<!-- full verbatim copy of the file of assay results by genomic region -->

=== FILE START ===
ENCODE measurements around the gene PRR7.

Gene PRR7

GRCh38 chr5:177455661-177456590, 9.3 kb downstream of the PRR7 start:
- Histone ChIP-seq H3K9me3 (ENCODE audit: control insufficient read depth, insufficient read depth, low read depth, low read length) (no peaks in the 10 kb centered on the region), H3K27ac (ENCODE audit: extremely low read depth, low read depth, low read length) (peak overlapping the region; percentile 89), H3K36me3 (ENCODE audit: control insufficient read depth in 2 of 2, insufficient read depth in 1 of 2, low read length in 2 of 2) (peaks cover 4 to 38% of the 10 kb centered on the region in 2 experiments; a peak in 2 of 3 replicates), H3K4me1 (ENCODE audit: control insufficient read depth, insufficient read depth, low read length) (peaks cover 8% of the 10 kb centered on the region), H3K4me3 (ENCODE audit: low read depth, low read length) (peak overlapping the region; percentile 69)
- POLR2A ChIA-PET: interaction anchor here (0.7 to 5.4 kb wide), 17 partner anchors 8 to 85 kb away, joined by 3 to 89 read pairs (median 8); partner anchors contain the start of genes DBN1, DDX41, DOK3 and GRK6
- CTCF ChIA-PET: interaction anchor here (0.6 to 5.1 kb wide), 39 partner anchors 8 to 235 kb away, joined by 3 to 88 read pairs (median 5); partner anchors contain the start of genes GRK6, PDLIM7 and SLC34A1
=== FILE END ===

ENCODE measurements around the gene PRR7.

Gene PRR7

GRCh38 chr5:177455661-177456590, 9.3 kb downstream of the PRR7 start:
- Histone ChIP-seq H3K9me3 (ENCODE audit: control insufficient read depth, insufficient read depth, low read depth, low read length) (no peaks in the 10 kb centered on the region), H3K27ac (ENCODE audit: extremely low read depth, low read depth, low read length) (peak overlapping the region; percentile 89), H3K36me3 (ENCODE audit: control insufficient read depth in 2 of 2, insufficient read depth in 1 of 2, low read length in 2 of 2) (peaks cover 4 to 38% of the 10 kb centered on the region in 2 experiments; a peak in 2 of 3 replicates), H3K4me1 (ENCODE audit: control insufficient read depth, insufficient read depth, low read length) (peaks cover 8% of the 10 kb centered on the region), H3K4me3 (ENCODE audit: low read depth, low read length) (peak overlapping the region; percentile 69)
- POLR2A ChIA-PET: interaction anchor here (0.7 to 5.4 kb wide), 17 partner anchors 8 to 85 kb away, joined by 3 to 89 read pairs (median 8); partner anchors contain the start of genes DBN1, DDX41, DOK3 and GRK6
- CTCF ChIA-PET: interaction anchor here (0.6 to 5.1 kb wide), 39 partner anchors 8 to 235 kb away, joined by 3 to 88 read pairs (median 5); partner anchors contain the start of genes GRK6, PDLIM7 and SLC34A1